Today I’m sharing some primitive pendants from Gaelic Forge. Some of these pendants feature the tumbled glass that I wrote about here.
This first piece is made with a tumbled emerald green glass. It is beautiful and translucent as the color sweeps into different hues of green and green yellow. All very subtle with bubbles within the glass to add an interesting detail.
Ted forge welded several pieces of different lengths copper wire together and next formed them into swirls and curls around the tumbled glass.
This next primitive pendant is also green and very opaque. The pale green has striations of different hues creating a nice flowing stream of color. Again, Ted has forge welded several different pieces of copper wire together and secured them around the glass.
And like the first pendant, this one can also be worn with either side turned towards the front. I love it when we can be a little moody with our jewelry.
One more thing about this gorgeous pendant is that it was featured in Belle Amoire Jewelry magazine! I claimed this one for myself and it has become one of my favorites. I wear this pendant. I love the color. So calm.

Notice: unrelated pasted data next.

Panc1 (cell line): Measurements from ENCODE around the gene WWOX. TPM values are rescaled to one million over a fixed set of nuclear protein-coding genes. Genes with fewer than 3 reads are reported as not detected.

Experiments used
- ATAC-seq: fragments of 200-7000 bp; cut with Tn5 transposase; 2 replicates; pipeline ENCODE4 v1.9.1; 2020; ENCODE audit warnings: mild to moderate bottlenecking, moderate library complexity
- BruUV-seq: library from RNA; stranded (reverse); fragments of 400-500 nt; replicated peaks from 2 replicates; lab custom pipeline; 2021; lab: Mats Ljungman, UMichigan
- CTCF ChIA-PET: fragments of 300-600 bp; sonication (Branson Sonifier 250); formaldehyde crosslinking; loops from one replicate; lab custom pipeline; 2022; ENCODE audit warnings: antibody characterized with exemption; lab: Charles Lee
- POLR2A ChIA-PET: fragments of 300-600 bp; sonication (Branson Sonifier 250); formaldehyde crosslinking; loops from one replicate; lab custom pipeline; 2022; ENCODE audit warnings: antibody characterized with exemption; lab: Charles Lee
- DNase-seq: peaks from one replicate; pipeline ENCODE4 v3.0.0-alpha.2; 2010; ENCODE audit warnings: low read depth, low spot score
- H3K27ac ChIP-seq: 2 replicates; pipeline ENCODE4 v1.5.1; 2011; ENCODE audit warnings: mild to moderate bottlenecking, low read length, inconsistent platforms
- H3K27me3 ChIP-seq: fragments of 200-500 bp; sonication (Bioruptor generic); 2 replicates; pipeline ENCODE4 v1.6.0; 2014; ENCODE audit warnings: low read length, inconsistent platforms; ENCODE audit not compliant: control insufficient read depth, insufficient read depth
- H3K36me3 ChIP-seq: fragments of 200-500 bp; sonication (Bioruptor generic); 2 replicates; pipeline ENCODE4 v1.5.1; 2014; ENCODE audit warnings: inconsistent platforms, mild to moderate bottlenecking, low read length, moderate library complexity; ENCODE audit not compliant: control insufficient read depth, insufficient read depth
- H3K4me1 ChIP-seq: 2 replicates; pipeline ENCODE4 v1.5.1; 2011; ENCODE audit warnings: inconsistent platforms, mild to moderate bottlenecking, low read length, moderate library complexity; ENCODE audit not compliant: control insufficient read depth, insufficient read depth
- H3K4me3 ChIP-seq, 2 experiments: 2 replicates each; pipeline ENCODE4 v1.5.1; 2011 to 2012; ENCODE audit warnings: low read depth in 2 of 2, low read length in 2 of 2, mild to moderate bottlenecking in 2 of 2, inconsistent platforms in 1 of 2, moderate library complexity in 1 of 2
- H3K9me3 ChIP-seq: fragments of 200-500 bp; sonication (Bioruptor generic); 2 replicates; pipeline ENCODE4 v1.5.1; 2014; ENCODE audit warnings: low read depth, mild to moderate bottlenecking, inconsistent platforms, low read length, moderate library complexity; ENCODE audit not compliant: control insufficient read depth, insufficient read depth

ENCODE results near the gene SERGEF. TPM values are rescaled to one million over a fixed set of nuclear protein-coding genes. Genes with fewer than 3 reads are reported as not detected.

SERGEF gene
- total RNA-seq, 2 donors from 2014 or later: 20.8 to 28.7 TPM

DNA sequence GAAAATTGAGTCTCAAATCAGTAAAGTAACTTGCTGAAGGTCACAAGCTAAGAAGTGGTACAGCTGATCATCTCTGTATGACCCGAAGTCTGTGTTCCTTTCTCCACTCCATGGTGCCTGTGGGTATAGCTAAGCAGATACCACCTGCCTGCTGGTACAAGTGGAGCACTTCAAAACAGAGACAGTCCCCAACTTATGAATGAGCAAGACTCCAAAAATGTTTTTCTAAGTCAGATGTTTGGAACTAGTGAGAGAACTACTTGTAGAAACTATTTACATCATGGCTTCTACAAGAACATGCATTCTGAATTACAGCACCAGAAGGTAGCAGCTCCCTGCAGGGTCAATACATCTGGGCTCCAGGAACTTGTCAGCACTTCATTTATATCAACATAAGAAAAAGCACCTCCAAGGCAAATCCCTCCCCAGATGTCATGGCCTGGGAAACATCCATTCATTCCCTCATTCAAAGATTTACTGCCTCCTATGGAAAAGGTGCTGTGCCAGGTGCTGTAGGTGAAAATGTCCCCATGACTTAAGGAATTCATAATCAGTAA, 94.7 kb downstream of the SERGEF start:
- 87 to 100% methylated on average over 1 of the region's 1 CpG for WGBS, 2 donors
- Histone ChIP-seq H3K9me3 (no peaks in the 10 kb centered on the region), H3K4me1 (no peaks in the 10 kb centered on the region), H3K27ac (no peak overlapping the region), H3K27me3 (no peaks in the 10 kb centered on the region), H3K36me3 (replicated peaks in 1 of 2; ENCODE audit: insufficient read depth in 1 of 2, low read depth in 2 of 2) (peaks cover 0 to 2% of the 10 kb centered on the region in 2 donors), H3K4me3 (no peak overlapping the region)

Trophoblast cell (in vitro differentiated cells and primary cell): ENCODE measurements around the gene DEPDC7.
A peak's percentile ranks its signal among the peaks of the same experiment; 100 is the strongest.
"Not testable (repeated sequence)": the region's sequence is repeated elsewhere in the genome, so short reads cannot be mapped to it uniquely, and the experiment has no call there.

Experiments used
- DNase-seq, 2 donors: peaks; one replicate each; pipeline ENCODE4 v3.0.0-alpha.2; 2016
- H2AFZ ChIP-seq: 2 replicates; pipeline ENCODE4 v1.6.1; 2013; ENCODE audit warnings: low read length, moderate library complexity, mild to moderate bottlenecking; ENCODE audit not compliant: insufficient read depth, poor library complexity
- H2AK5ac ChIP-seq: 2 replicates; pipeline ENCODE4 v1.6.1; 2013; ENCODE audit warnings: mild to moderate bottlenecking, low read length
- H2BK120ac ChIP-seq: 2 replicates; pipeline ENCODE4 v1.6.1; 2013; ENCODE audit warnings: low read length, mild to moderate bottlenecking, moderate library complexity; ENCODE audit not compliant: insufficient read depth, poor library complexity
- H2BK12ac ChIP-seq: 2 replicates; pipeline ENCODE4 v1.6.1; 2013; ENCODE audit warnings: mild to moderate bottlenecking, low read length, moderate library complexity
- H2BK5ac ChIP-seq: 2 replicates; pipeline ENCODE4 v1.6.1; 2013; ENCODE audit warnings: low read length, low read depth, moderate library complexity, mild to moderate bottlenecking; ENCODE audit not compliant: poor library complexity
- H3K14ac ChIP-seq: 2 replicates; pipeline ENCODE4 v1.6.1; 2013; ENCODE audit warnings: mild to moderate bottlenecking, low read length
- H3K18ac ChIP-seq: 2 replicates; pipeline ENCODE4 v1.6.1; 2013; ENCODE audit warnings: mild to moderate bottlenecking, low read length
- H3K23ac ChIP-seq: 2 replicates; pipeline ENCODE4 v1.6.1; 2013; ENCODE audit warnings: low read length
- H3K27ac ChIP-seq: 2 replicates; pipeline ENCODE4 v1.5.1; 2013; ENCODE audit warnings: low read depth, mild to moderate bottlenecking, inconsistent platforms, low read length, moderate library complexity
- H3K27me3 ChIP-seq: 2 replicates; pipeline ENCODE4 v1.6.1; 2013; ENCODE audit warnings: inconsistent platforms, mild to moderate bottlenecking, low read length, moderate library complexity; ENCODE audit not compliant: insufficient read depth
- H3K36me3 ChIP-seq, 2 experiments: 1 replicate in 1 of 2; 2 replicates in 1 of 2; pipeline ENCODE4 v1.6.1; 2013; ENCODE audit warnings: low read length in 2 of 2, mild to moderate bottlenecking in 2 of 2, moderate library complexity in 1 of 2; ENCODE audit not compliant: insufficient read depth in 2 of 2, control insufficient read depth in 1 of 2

This last of these primitive pendants is most definitely complex and bold! You’ll know when you should wear a piece of jewelry like this one! If you are having a bold day, statement day, creative day, whimsical day or eccentric day, this pendant can become your favorite go to piece.
I love any of these days.
When Ted made this pendant he chose this side as the front. But again, as with our other primitive pendants, either side will work.
Ted started with a larger gauge copper wire and formed a hoop. He wrapped some copper wire near the top and continued down the sides in a vine type fashion. The glass piece is encased within a tangled labyrinth of copper wire.
Using a triangular shape of glass, Ted laid a bundle of copper wire across the top wide end of the glass wedge. He then melted the glass with the torch. As it became molten he carefully rolled the end of glass over the bundle of copper wire, encasing the wire within. When cooled, the copper wires extended out either side of the rolled glass. These wires became the labyrinth vine which holds the glass piece in the copper hoop.
This was all serendipitous and the art evolved as Ted was attempting a copper and glass fusion.
I can’t decide if this primitive pendant should be held from a chain or a cord. Any ideas?